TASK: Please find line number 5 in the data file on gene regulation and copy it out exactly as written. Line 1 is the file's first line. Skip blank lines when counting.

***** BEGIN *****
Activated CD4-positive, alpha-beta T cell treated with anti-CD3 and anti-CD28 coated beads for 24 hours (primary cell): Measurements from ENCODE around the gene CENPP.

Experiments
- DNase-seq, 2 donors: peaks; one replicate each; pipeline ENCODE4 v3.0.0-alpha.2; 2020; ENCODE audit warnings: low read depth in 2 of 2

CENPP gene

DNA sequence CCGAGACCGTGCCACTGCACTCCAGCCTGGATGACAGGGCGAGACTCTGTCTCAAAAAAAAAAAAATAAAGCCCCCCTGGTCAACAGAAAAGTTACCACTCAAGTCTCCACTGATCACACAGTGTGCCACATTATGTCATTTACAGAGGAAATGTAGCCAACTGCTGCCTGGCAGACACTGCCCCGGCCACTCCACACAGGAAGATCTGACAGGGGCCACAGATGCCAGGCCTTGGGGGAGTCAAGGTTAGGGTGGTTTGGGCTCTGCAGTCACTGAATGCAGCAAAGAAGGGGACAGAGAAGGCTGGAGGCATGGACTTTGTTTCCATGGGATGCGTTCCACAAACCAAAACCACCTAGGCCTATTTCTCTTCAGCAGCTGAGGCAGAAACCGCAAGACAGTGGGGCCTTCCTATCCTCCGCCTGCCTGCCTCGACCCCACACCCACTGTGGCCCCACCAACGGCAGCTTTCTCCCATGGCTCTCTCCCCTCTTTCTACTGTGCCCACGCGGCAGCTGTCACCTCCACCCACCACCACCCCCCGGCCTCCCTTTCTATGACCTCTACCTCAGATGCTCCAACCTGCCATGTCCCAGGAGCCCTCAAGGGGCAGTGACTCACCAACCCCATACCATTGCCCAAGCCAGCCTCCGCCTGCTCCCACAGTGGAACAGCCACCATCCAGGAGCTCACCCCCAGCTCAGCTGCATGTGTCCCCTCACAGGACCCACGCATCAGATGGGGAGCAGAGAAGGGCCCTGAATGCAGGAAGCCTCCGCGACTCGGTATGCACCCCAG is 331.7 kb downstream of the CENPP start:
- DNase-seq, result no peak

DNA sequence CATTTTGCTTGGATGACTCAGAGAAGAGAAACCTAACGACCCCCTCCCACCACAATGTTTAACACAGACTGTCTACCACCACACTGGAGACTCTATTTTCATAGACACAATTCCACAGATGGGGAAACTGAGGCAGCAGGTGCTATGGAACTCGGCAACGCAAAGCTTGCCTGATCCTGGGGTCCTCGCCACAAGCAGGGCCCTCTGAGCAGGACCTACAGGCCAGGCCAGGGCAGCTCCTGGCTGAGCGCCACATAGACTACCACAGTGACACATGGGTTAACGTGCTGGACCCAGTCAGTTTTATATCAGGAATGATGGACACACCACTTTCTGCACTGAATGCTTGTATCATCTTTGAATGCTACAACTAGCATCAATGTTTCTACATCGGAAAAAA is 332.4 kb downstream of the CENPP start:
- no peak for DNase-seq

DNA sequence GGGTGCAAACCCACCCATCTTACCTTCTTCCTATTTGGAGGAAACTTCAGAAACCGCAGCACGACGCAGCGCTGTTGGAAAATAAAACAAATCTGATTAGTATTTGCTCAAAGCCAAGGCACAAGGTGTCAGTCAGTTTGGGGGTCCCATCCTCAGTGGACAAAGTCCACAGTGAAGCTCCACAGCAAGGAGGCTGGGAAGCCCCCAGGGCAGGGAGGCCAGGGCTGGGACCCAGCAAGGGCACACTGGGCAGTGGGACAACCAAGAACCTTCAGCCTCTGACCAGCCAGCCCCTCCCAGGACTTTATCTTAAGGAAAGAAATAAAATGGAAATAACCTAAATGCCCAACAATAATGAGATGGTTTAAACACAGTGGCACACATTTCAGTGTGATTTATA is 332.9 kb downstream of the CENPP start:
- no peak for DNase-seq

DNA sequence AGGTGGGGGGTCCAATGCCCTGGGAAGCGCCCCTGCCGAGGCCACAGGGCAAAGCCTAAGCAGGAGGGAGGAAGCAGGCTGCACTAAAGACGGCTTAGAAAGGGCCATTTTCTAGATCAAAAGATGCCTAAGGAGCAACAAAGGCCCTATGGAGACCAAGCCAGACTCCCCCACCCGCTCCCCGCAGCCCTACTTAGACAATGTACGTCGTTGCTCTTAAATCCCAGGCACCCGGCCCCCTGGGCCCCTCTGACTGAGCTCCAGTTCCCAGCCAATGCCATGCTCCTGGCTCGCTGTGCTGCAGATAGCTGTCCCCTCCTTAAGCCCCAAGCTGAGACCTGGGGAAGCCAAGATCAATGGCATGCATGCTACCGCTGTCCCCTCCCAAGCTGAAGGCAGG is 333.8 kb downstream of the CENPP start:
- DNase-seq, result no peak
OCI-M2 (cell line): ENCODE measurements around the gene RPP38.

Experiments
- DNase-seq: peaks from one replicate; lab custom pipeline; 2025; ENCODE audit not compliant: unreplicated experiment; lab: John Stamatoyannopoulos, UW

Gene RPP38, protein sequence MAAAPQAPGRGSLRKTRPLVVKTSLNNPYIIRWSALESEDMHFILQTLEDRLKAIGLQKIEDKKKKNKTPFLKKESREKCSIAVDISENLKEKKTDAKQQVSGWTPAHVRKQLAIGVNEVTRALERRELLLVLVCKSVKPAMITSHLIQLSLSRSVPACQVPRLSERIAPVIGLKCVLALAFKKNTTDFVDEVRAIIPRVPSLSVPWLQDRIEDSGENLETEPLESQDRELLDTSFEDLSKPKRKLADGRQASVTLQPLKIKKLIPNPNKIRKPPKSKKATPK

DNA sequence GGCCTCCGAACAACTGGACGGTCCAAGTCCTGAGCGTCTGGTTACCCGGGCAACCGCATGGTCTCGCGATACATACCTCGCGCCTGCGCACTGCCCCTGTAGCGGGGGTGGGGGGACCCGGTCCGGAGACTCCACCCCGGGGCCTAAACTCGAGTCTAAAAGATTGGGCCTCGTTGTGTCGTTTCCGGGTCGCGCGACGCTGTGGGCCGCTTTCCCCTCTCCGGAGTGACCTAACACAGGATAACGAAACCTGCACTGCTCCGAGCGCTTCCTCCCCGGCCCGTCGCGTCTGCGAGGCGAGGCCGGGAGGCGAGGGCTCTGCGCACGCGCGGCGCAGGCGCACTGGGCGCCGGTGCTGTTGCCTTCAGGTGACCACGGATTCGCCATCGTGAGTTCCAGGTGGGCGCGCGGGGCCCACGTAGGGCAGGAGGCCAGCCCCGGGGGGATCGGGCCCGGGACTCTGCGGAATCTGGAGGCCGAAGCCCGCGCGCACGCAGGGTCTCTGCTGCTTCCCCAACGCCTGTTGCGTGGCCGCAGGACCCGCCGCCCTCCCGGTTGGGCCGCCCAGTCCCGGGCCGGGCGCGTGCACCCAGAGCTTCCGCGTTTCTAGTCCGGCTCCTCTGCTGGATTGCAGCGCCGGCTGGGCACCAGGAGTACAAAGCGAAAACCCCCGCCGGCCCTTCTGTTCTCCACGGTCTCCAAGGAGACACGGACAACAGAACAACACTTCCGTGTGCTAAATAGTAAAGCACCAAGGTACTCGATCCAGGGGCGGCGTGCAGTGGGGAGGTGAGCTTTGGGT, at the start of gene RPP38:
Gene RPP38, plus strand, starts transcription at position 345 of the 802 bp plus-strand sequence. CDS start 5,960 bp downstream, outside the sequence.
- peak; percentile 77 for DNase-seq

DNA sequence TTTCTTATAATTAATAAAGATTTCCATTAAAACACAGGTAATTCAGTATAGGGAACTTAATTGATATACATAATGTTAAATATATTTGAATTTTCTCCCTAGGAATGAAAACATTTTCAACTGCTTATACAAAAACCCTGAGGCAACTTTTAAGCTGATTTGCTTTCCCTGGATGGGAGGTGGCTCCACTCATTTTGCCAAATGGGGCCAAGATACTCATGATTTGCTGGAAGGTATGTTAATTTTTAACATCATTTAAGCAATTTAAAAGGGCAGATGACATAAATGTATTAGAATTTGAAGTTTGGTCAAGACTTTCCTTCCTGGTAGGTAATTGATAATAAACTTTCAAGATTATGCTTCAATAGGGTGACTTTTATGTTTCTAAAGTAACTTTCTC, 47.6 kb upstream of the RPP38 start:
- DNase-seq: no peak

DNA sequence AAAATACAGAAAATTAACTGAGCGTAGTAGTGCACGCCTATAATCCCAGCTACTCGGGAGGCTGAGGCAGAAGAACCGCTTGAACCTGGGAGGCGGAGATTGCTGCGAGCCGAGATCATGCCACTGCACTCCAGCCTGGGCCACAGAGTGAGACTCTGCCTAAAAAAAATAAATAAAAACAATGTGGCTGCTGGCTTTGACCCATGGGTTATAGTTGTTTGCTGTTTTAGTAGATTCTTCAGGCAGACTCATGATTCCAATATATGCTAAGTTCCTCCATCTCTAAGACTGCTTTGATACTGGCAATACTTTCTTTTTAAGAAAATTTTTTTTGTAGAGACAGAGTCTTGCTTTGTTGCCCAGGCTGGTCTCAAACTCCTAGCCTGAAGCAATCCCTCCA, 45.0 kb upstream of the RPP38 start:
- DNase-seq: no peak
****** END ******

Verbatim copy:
DNA sequence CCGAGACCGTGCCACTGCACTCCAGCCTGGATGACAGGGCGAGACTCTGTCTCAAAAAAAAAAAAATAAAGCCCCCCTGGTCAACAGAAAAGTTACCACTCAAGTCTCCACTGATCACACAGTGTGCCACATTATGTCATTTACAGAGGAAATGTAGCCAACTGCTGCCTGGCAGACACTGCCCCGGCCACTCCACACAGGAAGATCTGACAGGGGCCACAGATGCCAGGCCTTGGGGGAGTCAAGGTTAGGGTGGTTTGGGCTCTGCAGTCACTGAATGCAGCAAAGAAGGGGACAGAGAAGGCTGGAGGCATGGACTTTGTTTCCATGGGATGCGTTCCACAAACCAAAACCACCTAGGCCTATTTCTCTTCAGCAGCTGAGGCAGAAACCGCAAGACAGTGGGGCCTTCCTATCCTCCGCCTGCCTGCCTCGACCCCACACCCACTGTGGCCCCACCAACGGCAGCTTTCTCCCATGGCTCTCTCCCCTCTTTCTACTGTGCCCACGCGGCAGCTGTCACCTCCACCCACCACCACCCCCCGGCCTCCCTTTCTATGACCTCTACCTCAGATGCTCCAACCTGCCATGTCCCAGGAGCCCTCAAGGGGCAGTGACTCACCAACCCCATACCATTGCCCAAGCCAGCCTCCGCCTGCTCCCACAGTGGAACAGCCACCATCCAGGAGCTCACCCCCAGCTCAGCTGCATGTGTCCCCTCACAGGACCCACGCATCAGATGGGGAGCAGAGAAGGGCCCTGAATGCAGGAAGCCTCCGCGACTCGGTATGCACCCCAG is 331.7 kb downstream of the CENPP start: